Finally, the second series of The Killing has begun airing on BBC4. I say finally, but as I watched the last series so recently, it doesn’t seem all that long ago that I was cheering on Sarah Lund and friends to find the murderer. At the end of the first series, Lund walked out of the police station and into the sunshine – presumably to a happier and better life.
Or not. As we find out, she has been living a lonely existence, exiled to border control. She’s still got a connection with her family but remains distant from her son Mark (who has shot up by the way!) and indifferent to her mother’s impending marriage.
A visit to the family enables her to get embroiled in the current case though, and the police chiefs seem happy enough to ignore her past so she can use her skills. Interestingly, as much as I love Lund, she had never struck me as the type that threw new light on a case. She seemed more of the doggedly determined sort – one who just won’t give up and always gets there in the end – rather than the Sherlock style connecting the invisible dots.
Nevertheless, she is back and we are happy to have her. Brix is also back and supporting her all the way, as is her new partner Strange. Great name, although the Danes don’t seem keen on pronouncing the extra ‘e’ which makes all the difference. Strange has all the charming cheek and bravery of Meyer (I miss Jan), but Lund seems to respond to him much better. We’ve even seen her smile!
Last series we had three distinct factions – the grieving family, the struggling police, and the slippery politicians. This time, there are even more divisions and already it is quite complicated. The politicians are back, this time higher up in government I think. I’ve always struggled with the politics side of things – justice minister this and private secretary that. I like the big guy with his bouncing ball though.
There’s the army, who may or may not be covering things up. There’s the army wife who has decided to follow her escaped husband (I think). There’s the husband who finds himself always in the wrong place at the wrong time, and still looks just like Jenson Button.
There’s all the individual people who are being killed – because this time we are not focusing on just one solitary but brutal murder. We are on the trail of a serial killer/terrorist seemingly hell bent on revenge for whatever it is the army are trying to cover up. That’s my take on it at the moment, but we’ve seen before that there are plenty of twists and turns still to come.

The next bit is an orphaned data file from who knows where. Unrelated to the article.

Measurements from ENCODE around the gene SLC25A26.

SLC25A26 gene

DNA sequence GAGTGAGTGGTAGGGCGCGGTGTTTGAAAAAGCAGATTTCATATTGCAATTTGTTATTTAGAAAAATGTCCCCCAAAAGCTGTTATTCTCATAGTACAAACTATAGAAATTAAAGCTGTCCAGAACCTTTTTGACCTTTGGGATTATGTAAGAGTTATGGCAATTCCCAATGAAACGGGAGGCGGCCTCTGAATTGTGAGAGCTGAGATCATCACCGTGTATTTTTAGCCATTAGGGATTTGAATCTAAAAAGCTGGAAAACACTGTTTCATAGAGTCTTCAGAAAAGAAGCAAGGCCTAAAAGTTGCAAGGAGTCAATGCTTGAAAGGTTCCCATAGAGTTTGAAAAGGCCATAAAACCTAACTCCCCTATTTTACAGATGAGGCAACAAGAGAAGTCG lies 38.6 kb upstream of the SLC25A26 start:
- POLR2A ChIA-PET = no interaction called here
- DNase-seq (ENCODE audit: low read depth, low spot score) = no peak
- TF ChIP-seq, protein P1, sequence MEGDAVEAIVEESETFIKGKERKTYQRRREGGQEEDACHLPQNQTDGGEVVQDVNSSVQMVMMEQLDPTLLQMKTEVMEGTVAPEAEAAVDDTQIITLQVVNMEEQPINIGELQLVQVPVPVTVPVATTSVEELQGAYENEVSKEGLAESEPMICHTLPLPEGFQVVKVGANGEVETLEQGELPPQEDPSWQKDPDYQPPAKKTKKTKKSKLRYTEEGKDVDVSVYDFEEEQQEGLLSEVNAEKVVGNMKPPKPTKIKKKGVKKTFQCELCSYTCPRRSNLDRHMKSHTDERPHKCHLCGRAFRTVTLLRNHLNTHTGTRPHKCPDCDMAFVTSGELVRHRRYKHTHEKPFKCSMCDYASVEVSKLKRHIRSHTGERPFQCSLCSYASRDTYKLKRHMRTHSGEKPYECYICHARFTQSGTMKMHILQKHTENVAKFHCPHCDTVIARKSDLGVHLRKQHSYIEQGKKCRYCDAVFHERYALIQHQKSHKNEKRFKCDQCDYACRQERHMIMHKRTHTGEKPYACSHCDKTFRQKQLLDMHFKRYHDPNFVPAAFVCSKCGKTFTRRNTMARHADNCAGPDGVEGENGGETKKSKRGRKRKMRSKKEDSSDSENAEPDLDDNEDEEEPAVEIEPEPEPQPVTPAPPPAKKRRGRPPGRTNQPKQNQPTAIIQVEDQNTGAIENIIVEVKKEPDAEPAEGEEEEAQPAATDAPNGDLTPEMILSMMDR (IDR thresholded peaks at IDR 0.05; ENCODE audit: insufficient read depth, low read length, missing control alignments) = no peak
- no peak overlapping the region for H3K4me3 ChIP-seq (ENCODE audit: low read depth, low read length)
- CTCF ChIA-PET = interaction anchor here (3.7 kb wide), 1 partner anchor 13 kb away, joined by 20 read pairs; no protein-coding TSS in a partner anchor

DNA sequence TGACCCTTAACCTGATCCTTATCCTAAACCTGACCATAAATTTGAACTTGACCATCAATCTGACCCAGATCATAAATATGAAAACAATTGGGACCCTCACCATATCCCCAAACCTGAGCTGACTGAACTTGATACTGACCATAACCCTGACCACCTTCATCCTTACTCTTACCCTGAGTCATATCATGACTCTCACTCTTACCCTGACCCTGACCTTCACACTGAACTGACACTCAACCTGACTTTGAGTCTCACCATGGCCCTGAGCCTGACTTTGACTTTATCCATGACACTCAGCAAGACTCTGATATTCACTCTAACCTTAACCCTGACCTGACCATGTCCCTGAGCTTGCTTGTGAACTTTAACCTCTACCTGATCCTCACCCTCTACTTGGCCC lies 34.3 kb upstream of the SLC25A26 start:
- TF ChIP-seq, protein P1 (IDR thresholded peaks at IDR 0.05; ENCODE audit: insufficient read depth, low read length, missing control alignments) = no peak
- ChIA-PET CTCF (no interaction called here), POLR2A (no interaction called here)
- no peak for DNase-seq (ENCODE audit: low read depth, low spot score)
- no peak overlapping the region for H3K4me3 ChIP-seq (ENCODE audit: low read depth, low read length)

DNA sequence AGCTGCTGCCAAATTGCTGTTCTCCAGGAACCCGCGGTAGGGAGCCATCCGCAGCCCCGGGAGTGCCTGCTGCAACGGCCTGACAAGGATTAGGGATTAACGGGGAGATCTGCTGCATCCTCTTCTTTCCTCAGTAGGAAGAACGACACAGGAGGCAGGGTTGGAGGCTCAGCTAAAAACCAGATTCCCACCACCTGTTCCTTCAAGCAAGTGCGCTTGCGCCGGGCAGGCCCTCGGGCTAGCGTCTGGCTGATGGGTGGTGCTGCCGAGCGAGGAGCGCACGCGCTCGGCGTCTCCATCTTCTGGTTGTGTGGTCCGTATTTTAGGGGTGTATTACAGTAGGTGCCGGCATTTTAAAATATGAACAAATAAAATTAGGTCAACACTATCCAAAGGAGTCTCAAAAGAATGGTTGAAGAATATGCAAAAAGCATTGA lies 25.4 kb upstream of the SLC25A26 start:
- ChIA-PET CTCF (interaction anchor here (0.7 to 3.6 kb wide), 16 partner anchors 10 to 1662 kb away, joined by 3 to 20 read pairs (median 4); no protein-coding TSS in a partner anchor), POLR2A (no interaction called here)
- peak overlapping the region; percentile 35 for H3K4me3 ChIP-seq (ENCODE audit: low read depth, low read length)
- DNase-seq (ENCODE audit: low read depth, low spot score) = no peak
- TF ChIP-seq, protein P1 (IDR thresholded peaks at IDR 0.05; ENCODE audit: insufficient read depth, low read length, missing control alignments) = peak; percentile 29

So far, I’m enjoying what I’m seeing. It’s different, certainly. There’s more story to pack in, more people to follow, so less time to delve into their emotions – particularly remembering how much time we spent sharing the grief of Pernille and Theis. Despite this, they’ve still managed to keep the essence of the show, it’s still very dark (visually), and Lund still wears those fabulous jumpers. We even saw a rather risque v-neck version.
I’ve seen so many “knit your own Lund jumper” patterns that I am sorely tempted, but sadly I do not lack the skills. I have knitted a garment before but it was just plain knitting and my mother was nearby to a) pick up stitches when I dropped them and b) sew it all together once I got bored of it. Perhaps I’ll add it to my life list for something to do in the rather distant future.
In summary, then, the first five episodes have been great. I always struggle to find a complete hour at a time that I can sit and purely focus on the screen. I am an obsessive multi-tasker and that makes reading the subtitles and following the plot difficult. But I’m doing my best, and I always enjoy it when I do make the effort.
For the next few episodes, I want to know what the army is hiding. That Sorgaard chap seems no good but it may not be connected to the murders. I’m hoping Raben isn’t fitted up for all the deaths so far, despite the fact he’s always around when they happen. Although, we just left him with a gun pointing at his head, so he probably has bigger concerns right now. Finally, I want to see if Lund can actually manage to develop a relationship with Strange – not necessarily romantic, but it would do her good to have someone to talk to.